If you can trade for Hayward, that's the route to go to bolster your assist production. He has three double-digit assist games in the past three weeks, which is ridiculous for someone that qualifies at shooting guard and small forward. He doesn't have a lot of mainstream name value, so if his owner isn't treating Hayward like a top-five player at his position, you should be able to swoop in and get him at a bargain. If you look to the waiver wire, guys like Kirk Hinrich, Jordan Farmar, Jarrett Jack, Mo Williams and Jordan Crawford are the type of options you'll have to choose from. This is why we always preach that you have to draft assists, because nobody wants to pick up and start a guy like Hinrich. Of this group, Crawford has the most potential right now, but if/when Rajon Rondo comes back, his value will be sapped. Still, he should be owned up until that point, as he has averaged 7.4 assists over his past five games, while posting a couple double-doubles in there. Just know that his field-goal percentage has the potential to be a killer.
Tony Allen, SG, Grizzlies
Allen has been an option here ever since I first started writing this article. Nobody wants to own a one-stat guy, but if steals are what your team needs most, you can't do much better on the waiver wire than adding Allen. He's averaging three steals per game over his last five contests, and had six steals in a game against Houston on Monday. He's owned in less than 10 percent of ESPN leagues and 46 percent of Yahoo! leagues. Other guys who can help with thefts that might be available are Corey Brewer and Iman Shumpert, both of whom I highlighted here last week.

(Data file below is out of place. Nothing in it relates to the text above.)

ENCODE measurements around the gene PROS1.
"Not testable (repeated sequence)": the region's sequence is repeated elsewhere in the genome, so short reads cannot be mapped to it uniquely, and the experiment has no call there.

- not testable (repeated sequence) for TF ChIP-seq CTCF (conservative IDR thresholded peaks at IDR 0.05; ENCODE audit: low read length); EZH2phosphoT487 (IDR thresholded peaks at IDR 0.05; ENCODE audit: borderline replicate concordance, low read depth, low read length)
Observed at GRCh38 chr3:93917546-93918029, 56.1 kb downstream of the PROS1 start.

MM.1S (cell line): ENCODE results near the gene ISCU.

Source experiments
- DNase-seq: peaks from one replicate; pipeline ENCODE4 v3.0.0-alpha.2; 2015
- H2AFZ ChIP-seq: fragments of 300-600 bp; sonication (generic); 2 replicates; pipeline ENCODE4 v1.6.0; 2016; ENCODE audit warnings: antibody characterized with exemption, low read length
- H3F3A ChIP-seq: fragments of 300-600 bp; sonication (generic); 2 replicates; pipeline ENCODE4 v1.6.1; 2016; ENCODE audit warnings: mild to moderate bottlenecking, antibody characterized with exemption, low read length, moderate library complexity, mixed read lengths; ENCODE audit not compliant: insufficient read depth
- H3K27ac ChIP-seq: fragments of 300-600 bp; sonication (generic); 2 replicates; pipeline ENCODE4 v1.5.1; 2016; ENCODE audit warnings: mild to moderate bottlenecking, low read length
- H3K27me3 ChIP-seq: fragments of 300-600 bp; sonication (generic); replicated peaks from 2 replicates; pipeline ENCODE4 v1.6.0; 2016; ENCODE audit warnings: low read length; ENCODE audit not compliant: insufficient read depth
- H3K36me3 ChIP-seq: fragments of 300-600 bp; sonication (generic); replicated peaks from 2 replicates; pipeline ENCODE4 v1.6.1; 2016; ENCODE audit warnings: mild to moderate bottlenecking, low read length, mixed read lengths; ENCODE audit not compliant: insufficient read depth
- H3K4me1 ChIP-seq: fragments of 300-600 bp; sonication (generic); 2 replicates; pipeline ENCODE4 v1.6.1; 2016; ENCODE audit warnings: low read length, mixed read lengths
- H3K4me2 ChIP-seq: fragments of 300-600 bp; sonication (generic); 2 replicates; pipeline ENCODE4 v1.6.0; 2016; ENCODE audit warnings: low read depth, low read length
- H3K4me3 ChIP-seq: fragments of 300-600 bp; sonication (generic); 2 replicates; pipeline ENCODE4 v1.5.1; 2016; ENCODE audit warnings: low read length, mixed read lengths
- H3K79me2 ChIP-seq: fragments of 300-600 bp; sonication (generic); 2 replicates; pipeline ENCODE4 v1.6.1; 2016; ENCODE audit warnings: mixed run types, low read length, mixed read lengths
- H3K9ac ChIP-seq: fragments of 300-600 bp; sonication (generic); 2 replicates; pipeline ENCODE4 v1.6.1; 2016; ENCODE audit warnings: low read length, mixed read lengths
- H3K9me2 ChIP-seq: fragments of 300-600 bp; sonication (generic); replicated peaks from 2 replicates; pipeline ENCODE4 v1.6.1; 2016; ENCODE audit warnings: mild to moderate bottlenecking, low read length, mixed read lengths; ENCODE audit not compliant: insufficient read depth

John Henson, PF, Bucks
At the risk of sounding like a broken record, I'm going to once again pump up Henson as the best option for blocks. I shouldn't have to, but he's owned in a criminally low amount of leagues considering he has blocked a shot in 10-straight games and has posted two-plus blocks in eight of those contests. He was put on this earth to protect the rim. I went back and looked at his pre-draft profile on Draft Express and they said that his best-case scenario was Marcus Camby and his worst-case scenario was Larry Sanders. That's pretty nuts, yet I completely agree. He has a 7-foot-5 wingspan and a 9-foot-4 standing reach. He's owned in just 33 percent of Yahoo! leagues and 44.5 percent of ESPN leagues, and don't look now, but he actually played 34 minutes in Saturday's game with Ersan Ilyasova (hamstring) out. He was doing all his damage while seeing between 15 and 29 minutes per game. If he starts to see the type of run he deserves, we could be talking about a top-30 player in category leagues.
Jared Sullinger, PF, Celtics
I told you we'd get to Sullinger, but I'm guessing you weren't expecting to see him as a source of three-point shooting. We always talk about the advantage of getting production in categories from non-traditional positions. Sullinger fits the bill, as a rebounding/field-goal percentage stud, who also contributes three-pointers from the power forward spot. He has attempted three or more three-pointers in each of his last five games, and is hitting at a 42 percent clip over that span. Sullinger says that he had the green light from former coach Doc Rivers to start shooting three-pointers last season, but then injuries derailed that plan. Now, as he has emerged as coach Brad Stevens' favorite option in the Celtics' frontcourt (30.8 minutes per game in his last five contests), he should be owned in the vast majority of leagues, although he is still available in 59 percent of Yahoo! leagues and 49 percent of ESPN leagues.